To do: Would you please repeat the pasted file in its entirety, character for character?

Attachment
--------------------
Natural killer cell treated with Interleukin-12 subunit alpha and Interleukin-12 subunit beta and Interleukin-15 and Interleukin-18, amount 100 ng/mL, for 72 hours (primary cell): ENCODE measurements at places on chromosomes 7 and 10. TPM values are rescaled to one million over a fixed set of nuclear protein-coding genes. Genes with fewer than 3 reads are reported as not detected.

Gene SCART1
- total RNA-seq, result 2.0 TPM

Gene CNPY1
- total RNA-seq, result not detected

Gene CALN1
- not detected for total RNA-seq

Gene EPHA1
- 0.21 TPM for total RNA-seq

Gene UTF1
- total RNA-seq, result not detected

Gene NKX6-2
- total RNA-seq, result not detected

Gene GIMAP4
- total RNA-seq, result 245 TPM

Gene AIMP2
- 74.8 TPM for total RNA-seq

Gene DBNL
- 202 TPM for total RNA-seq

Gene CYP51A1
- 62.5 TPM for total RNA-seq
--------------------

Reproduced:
Natural killer cell treated with Interleukin-12 subunit alpha and Interleukin-12 subunit beta and Interleukin-15 and Interleukin-18, amount 100 ng/mL, for 72 hours (primary cell): ENCODE measurements at places on chromosomes 7 and 10. TPM values are rescaled to one million over a fixed set of nuclear protein-coding genes. Genes with fewer than 3 reads are reported as not detected.

Gene SCART1
- total RNA-seq, result 2.0 TPM

Gene CNPY1
- total RNA-seq, result not detected

Gene CALN1
- not detected for total RNA-seq

Gene EPHA1
- 0.21 TPM for total RNA-seq

Gene UTF1
- total RNA-seq, result not detected

Gene NKX6-2
- total RNA-seq, result not detected

Gene GIMAP4
- total RNA-seq, result 245 TPM

Gene AIMP2
- 74.8 TPM for total RNA-seq

Gene DBNL
- 202 TPM for total RNA-seq

Gene CYP51A1
- 62.5 TPM for total RNA-seq